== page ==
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"Political power is exercised through knowledge of the human mind in general - its mechanisms, strengths and weaknesses[...]. This knowledge is obtained and deployed through techniques that act on the mentality and behavior of individuals, groups and populations. This is the entwinement of ‘power/knowledge'. [...]This mode of governing, of ‘the conduct of conduct', is not confined to politics, but has spread from the state into every domain of social life, including notably the management of the self by the self. Neoliberal societies in particular require citizens to be autonomous and regulate themselves. The techniques of the self that the social sciences offer - tests, therapies, training programs etc. - help to fulfill this ‘duty to be free'.” Derksen, Maarten and Beaulieu, Anne (forthcoming). Social Technology. In: Ian Jarvie and Jesús Zamora-Bonilla (Eds), Handbook of Philosophy of Social Science. SAGE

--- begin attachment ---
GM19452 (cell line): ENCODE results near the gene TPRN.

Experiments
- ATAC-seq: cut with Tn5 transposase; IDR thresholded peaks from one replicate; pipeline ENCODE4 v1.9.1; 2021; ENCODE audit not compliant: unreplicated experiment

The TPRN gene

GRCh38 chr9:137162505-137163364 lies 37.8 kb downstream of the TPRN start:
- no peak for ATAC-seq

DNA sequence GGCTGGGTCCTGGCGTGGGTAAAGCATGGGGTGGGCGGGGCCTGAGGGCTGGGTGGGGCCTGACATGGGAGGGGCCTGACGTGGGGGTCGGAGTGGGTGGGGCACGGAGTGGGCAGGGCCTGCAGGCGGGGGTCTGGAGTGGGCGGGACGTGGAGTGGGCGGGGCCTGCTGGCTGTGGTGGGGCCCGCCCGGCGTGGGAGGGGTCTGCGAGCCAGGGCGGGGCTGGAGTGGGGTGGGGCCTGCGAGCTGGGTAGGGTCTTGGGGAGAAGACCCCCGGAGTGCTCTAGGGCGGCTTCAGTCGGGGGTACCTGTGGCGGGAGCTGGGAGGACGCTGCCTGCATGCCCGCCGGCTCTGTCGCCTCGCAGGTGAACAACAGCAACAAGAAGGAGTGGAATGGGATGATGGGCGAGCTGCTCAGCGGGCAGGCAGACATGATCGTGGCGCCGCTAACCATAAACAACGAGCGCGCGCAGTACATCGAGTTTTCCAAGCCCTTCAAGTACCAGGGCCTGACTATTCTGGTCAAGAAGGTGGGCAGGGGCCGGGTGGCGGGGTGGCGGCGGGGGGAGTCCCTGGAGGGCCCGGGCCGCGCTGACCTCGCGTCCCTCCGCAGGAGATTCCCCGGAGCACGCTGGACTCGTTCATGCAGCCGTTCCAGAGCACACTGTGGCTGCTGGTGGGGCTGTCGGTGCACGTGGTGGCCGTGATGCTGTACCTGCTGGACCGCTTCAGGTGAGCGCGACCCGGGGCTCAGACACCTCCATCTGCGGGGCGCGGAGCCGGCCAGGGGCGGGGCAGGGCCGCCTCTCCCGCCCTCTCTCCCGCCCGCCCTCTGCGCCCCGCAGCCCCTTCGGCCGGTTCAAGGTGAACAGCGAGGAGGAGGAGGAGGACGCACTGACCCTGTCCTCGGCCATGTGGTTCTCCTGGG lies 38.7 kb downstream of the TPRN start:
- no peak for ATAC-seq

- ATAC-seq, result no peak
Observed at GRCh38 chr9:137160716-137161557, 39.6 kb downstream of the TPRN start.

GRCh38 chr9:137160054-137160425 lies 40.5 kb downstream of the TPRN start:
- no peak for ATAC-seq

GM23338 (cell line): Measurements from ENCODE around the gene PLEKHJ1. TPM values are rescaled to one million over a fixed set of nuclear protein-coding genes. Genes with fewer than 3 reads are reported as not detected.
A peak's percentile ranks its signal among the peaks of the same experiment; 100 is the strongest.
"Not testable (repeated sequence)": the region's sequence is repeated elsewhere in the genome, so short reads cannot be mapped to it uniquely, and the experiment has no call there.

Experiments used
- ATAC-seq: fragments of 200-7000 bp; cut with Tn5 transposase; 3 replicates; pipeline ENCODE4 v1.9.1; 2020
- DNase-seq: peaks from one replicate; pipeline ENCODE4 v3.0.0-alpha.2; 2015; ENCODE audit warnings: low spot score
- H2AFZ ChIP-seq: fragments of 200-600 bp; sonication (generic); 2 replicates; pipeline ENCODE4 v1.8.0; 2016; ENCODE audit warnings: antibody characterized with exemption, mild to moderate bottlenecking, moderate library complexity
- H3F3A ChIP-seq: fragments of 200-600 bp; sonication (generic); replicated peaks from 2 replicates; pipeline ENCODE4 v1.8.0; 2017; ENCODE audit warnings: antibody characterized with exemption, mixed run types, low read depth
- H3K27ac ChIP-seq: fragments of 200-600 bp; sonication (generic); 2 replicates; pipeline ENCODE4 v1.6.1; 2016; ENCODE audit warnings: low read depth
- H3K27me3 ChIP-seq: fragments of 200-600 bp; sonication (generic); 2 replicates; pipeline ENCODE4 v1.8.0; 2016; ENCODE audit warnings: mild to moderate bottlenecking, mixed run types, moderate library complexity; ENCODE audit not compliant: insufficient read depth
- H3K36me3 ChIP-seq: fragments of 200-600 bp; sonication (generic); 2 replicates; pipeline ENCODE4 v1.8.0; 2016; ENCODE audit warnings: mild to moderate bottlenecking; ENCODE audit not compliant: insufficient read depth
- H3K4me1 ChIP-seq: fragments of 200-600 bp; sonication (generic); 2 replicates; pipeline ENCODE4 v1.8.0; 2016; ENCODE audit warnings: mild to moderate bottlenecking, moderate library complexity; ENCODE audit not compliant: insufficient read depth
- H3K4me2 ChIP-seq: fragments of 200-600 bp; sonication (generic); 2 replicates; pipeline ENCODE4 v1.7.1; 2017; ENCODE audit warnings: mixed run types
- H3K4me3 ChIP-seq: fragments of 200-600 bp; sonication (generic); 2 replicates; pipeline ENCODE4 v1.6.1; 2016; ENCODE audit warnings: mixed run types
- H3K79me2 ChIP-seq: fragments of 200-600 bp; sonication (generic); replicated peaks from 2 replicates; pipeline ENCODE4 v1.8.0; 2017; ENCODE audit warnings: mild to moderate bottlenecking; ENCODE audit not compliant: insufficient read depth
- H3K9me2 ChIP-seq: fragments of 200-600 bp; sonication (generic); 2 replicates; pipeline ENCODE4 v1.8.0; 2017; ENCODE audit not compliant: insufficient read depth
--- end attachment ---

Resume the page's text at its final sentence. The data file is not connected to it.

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Marianne Flotron